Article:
They caught phylloxera late, so by the time it hit they already knew how to avoid it with New World root stocks. Unlike the US wine industry, Spain didn't have to deal with a 19th century Civil War or early 20th century Prohibition, but her export sales suffered from neutrality in both World Wars and production was impacted by her own tragic Civil War in between the two big European conflicts. Through all of the turmoil, none of the factions were really opposed to wine production or consumption, so things were able to continue on with minor interruptions. I think that Spain might be the only country in the world who had four decades of a military dictatorship and didn't let the wine industry go to hell (I'm looking at you, Yugoslavia and Bulgaria).

Despite the ups and downs of Spanish history, I'm always delighted to try bottles from this country. Not only are they often delicious, but the quality-price ratio is fantastic. You can rarely get well-aged bargains like this from France or Italy or Napa. Here are two that I've had the pleasure to try during this holiday season.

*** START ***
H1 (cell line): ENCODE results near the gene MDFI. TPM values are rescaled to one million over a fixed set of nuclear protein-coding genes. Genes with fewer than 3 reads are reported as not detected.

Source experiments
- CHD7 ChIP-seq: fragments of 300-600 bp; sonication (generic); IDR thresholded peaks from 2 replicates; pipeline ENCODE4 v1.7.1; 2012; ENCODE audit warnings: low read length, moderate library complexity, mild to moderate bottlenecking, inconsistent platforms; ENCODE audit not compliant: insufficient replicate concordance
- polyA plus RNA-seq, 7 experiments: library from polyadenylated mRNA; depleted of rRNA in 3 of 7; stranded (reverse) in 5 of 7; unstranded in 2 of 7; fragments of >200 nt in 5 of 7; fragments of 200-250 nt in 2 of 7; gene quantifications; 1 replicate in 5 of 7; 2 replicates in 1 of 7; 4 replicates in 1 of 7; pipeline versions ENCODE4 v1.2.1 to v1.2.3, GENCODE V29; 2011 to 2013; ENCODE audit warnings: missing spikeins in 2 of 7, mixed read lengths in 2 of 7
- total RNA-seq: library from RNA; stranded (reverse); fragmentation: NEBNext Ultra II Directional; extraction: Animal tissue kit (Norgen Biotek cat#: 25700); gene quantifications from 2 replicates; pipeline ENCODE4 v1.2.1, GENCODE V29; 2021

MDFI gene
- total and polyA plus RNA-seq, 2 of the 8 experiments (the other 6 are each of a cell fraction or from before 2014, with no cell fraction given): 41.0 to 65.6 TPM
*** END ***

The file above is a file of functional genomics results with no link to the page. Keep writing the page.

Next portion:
2008 Faustino V Reserva
Rioja, Spain
90% Tempranillo, 10% Mazuelo
$20, 13.5% abv.

This winery was founded in 1861 (rough for us, not too bad for Spain) by Eleuterio Martinez Arzok. The six-year old bottle still shows surprising youth with aromas and flavors of tart red raspberry, earth and a crisp finish. A firm structure demonstrates a serious character that is an absolute steal at the price of two sawbucks.

1998 Bodegas Riojanas Viña Albina Gran Reserva
Rioja, Spain
80% Tempranillo, 15% Mazuelo, 5% Graciano
$50, 13% abv.

I thank the PR firm for providing samples a decade apart, albeit from different wineries. This one is a relative youngster founded in 1890. $50 is not your usual middle of the week wine budget, but this delivers a lot of complexity at sixteen years. Perhaps open it for a celebratory viewing of John Hughes' Sixteen Candles? This one opens with a rich nose of black cherry with touches of tobacco and leather. On the palate it is mild and gentle and showing at just the perfect age. Highly recommended.